The prevalence and fertility of hydatid cysts in buffaloes from Iran.
ABSTRACT Cystic echinococcosis caused by Echinococcus granulosus is considered to be an important parasitic infection in livestock. In the present study, which aimed to determine the epidemiology of hydatidosis in buffalo in Iran, slaughterhouses of West Azerbaijan (Urmia), East Azerbaijan (Tabriz), Ardabil (Ardabil), Gilan (Rasht and Hashtpar) and Khuzestan (Ahvaz) were inspected. Age, sex and infected organs were recorded separately, and the observed cysts were examined for fertility and viability. Our results showed that 344 (9%) of 3832 inspected buffaloes were infected with hydatid cysts. The maximum and minimum infection rates occurred in Khuzestan (9.9%) and Ardabil (8%) provinces, respectively. There was no significant difference in the rate of infection in all provinces. Of 344 infected buffaloes, the rate of fertility was 7.3% and the rate of viability in fertile cysts was 78.75%. Hydatid cysts were more prevalent in female compared with male buffaloes (P < 0.05). There was a positive correlation between the age and number of infected hosts in all provinces except East Azerbaijan. The prevalence of infection in lungs was significantly higher than that in the livers of buffaloes in the provinces studied (P < 0.001). In conclusion, the fertility of hydatid cysts in buffaloes was low, as previously demonstrated in cattle, and this animal may play a minor role in the epidemiology of hydatidosis in Iran.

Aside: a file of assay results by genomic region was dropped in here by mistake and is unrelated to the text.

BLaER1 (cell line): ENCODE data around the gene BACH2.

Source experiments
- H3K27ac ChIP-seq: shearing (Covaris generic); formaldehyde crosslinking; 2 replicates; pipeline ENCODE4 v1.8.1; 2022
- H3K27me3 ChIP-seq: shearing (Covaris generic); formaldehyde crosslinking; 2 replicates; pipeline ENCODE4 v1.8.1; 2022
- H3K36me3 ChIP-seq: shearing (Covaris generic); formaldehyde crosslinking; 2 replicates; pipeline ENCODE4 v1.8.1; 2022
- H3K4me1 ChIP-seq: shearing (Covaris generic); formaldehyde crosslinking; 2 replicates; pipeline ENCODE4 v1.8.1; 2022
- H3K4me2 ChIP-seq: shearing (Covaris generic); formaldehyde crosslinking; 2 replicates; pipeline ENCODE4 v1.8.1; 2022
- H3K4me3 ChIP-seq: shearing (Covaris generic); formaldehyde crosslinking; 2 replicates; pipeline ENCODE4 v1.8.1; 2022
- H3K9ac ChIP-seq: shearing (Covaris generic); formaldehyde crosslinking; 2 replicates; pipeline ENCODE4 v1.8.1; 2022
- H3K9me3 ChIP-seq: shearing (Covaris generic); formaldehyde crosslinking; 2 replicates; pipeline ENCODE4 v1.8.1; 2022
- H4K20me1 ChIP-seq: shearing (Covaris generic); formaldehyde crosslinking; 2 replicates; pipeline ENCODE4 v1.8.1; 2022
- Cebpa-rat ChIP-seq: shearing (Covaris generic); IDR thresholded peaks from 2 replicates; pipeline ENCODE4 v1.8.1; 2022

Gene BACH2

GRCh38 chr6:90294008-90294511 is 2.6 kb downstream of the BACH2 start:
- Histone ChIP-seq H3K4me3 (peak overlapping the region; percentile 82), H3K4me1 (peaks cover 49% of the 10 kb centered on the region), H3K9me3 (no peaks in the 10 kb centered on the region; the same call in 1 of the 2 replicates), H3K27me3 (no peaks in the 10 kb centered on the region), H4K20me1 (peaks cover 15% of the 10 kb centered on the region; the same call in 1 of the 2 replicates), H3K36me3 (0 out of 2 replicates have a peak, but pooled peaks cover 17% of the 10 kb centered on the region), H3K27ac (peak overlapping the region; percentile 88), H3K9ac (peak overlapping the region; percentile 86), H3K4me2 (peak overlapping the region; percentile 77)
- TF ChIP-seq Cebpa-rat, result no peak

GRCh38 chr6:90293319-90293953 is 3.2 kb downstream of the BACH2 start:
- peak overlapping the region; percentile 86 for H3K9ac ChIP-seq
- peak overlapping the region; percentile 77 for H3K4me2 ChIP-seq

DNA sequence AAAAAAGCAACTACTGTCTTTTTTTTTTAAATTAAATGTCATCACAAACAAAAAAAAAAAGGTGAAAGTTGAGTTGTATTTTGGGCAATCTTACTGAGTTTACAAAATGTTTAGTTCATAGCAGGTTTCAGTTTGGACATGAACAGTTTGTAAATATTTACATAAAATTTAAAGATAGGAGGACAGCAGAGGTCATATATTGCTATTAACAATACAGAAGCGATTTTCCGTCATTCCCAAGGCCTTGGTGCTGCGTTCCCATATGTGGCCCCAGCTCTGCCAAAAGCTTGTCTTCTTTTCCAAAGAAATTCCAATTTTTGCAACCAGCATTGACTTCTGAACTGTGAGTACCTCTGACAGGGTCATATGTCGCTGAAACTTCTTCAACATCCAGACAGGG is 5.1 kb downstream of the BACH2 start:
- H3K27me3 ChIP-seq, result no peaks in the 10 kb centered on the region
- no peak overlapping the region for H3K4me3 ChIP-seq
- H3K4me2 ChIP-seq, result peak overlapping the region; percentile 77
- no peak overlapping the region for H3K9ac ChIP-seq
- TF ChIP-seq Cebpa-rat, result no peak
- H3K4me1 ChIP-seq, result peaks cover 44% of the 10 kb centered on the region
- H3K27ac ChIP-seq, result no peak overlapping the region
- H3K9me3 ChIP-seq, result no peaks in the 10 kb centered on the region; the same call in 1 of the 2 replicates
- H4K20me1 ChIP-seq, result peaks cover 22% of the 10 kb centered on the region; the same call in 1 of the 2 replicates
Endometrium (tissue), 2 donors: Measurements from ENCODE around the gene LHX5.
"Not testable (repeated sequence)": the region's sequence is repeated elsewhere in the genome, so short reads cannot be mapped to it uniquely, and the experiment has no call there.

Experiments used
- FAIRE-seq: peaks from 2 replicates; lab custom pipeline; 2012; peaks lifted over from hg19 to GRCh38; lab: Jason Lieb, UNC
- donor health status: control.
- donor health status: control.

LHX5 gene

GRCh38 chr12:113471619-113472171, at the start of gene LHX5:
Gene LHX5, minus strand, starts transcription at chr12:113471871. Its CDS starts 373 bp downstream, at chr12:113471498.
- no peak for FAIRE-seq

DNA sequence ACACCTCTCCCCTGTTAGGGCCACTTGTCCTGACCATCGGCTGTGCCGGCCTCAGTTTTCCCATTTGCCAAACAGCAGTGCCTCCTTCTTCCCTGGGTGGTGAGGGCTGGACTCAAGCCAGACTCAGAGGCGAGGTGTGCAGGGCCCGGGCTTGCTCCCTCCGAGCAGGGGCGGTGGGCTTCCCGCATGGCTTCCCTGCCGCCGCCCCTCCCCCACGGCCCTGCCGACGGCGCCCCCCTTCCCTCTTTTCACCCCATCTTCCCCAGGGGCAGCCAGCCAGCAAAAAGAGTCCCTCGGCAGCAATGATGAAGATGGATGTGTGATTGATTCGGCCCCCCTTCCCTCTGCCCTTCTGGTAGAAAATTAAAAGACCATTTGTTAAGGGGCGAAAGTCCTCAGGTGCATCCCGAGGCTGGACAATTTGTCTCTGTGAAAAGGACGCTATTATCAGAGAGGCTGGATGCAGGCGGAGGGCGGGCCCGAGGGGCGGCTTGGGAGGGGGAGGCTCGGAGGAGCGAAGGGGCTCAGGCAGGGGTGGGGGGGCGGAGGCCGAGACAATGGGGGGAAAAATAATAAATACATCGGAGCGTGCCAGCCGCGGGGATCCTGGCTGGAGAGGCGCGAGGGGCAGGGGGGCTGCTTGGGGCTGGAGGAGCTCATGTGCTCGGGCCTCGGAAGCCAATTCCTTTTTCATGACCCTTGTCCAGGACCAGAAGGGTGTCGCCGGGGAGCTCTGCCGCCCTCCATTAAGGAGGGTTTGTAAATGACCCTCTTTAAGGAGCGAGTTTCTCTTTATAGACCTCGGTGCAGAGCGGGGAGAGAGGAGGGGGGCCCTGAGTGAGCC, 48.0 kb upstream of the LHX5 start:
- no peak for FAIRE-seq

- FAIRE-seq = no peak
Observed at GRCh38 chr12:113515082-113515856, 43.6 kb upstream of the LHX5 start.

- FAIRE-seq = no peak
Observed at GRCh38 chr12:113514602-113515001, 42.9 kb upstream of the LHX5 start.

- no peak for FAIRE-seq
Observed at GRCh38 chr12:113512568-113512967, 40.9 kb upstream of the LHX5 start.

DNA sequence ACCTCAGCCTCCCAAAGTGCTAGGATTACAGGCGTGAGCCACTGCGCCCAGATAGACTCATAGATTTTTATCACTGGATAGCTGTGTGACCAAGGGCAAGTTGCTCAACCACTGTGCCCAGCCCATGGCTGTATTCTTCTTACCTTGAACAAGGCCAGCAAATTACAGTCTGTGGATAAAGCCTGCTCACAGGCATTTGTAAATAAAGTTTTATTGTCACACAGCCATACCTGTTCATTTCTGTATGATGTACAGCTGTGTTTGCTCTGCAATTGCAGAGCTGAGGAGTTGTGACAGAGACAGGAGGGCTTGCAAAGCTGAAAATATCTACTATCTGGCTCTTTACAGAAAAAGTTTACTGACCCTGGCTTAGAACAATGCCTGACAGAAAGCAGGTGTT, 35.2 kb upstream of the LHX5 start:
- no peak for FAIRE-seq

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ABSTRACT: Hydatid worms, hosted by humans and animals, impose serious human health risk and cause significant livestock production loss. To better understand the disease infection status in Xinjiang, China, we investigated the disease epidemics in 4 livestock animals, i.e., cattle, sheep (both sheep and goat), camels, and horses, slaughtered at the abattoirs in Urumqi, Yining, Tacheng, and Altay areas. The results showed that the animals were infected at different rates, in the order of sheep (9.8%), cattle (8.4%), camels (6.8%), and horses (4.3%). The infection rates were found to be different between the abattoirs in various regions even for the same animals. For sheep, the rates increased significantly as the animals grew older. It was 1.9% before 1 year of age and increased to 8.2% in the age of 1-2 years, and further increased to 12.3% when the animals were 3-4 years old, and reached 17.2% when they were 5-6 year old. Sheep older than 6 years had an infection rate of 19.5%. This study demonstrates that the 4 livestock animals in the pastoral areas in Xinjiang were infected by the parasites to various extend. This study is the first systematic investigation of the hydatid worms in various livestock animals in Xinjiang, China, which provides epidemiological information about the infection of hydatid worms in livestock, and is valuable in developing strategies for prevention and control of the hydatid disease.The Korean Journal of Parasitology 06/2014; 52(3):331-4. · 0.88 Impact Factor